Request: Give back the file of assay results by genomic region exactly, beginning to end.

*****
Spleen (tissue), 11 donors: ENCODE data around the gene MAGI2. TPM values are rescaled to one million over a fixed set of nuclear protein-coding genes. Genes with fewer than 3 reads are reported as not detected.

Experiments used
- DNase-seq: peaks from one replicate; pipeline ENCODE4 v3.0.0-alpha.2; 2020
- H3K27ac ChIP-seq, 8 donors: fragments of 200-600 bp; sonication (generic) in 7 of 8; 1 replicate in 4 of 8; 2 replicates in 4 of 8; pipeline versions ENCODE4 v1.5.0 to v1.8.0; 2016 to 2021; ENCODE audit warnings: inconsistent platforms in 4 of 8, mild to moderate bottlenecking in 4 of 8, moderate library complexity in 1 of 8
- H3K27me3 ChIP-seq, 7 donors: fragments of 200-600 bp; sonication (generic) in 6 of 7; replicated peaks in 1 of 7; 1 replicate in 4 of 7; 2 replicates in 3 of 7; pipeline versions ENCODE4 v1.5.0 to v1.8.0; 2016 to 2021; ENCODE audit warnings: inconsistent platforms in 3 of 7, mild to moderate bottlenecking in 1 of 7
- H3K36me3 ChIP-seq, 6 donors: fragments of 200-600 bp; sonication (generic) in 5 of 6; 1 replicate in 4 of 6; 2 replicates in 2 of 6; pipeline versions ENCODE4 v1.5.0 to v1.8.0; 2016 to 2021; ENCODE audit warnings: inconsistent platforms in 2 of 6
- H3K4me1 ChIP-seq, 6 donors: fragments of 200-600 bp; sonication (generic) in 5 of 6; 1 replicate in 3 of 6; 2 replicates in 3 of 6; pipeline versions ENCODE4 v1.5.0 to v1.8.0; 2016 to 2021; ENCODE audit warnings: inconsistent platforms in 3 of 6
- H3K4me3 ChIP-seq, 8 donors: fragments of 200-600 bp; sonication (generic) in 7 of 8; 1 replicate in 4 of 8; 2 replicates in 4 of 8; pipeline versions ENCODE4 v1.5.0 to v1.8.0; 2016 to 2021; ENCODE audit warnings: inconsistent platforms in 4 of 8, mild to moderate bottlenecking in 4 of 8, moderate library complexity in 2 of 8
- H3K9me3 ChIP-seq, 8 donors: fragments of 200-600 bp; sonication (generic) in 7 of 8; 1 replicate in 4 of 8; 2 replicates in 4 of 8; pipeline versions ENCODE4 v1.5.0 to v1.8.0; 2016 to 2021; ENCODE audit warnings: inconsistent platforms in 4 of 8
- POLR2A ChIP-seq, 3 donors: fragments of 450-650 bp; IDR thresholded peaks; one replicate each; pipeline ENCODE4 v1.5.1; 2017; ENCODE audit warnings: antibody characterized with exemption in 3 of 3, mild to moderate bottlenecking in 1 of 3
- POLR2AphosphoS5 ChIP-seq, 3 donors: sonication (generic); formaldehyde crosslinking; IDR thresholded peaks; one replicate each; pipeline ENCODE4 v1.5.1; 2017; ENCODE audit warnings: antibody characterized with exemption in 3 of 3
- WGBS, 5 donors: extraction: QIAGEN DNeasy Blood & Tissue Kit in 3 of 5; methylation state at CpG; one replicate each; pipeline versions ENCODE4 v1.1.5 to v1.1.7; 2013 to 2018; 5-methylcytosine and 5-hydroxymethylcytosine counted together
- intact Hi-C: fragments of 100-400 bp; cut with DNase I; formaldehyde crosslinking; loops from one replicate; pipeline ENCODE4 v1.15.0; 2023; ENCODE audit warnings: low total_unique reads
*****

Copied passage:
Spleen (tissue), 11 donors: ENCODE data around the gene MAGI2. TPM values are rescaled to one million over a fixed set of nuclear protein-coding genes. Genes with fewer than 3 reads are reported as not detected.

Experiments used
- DNase-seq: peaks from one replicate; pipeline ENCODE4 v3.0.0-alpha.2; 2020
- H3K27ac ChIP-seq, 8 donors: fragments of 200-600 bp; sonication (generic) in 7 of 8; 1 replicate in 4 of 8; 2 replicates in 4 of 8; pipeline versions ENCODE4 v1.5.0 to v1.8.0; 2016 to 2021; ENCODE audit warnings: inconsistent platforms in 4 of 8, mild to moderate bottlenecking in 4 of 8, moderate library complexity in 1 of 8
- H3K27me3 ChIP-seq, 7 donors: fragments of 200-600 bp; sonication (generic) in 6 of 7; replicated peaks in 1 of 7; 1 replicate in 4 of 7; 2 replicates in 3 of 7; pipeline versions ENCODE4 v1.5.0 to v1.8.0; 2016 to 2021; ENCODE audit warnings: inconsistent platforms in 3 of 7, mild to moderate bottlenecking in 1 of 7
- H3K36me3 ChIP-seq, 6 donors: fragments of 200-600 bp; sonication (generic) in 5 of 6; 1 replicate in 4 of 6; 2 replicates in 2 of 6; pipeline versions ENCODE4 v1.5.0 to v1.8.0; 2016 to 2021; ENCODE audit warnings: inconsistent platforms in 2 of 6
- H3K4me1 ChIP-seq, 6 donors: fragments of 200-600 bp; sonication (generic) in 5 of 6; 1 replicate in 3 of 6; 2 replicates in 3 of 6; pipeline versions ENCODE4 v1.5.0 to v1.8.0; 2016 to 2021; ENCODE audit warnings: inconsistent platforms in 3 of 6
- H3K4me3 ChIP-seq, 8 donors: fragments of 200-600 bp; sonication (generic) in 7 of 8; 1 replicate in 4 of 8; 2 replicates in 4 of 8; pipeline versions ENCODE4 v1.5.0 to v1.8.0; 2016 to 2021; ENCODE audit warnings: inconsistent platforms in 4 of 8, mild to moderate bottlenecking in 4 of 8, moderate library complexity in 2 of 8
- H3K9me3 ChIP-seq, 8 donors: fragments of 200-600 bp; sonication (generic) in 7 of 8; 1 replicate in 4 of 8; 2 replicates in 4 of 8; pipeline versions ENCODE4 v1.5.0 to v1.8.0; 2016 to 2021; ENCODE audit warnings: inconsistent platforms in 4 of 8
- POLR2A ChIP-seq, 3 donors: fragments of 450-650 bp; IDR thresholded peaks; one replicate each; pipeline ENCODE4 v1.5.1; 2017; ENCODE audit warnings: antibody characterized with exemption in 3 of 3, mild to moderate bottlenecking in 1 of 3
- POLR2AphosphoS5 ChIP-seq, 3 donors: sonication (generic); formaldehyde crosslinking; IDR thresholded peaks; one replicate each; pipeline ENCODE4 v1.5.1; 2017; ENCODE audit warnings: antibody characterized with exemption in 3 of 3
- WGBS, 5 donors: extraction: QIAGEN DNeasy Blood & Tissue Kit in 3 of 5; methylation state at CpG; one replicate each; pipeline versions ENCODE4 v1.1.5 to v1.1.7; 2013 to 2018; 5-methylcytosine and 5-hydroxymethylcytosine counted together
- intact Hi-C: fragments of 100-400 bp; cut with DNase I; formaldehyde crosslinking; loops from one replicate; pipeline ENCODE4 v1.15.0; 2023; ENCODE audit warnings: low total_unique reads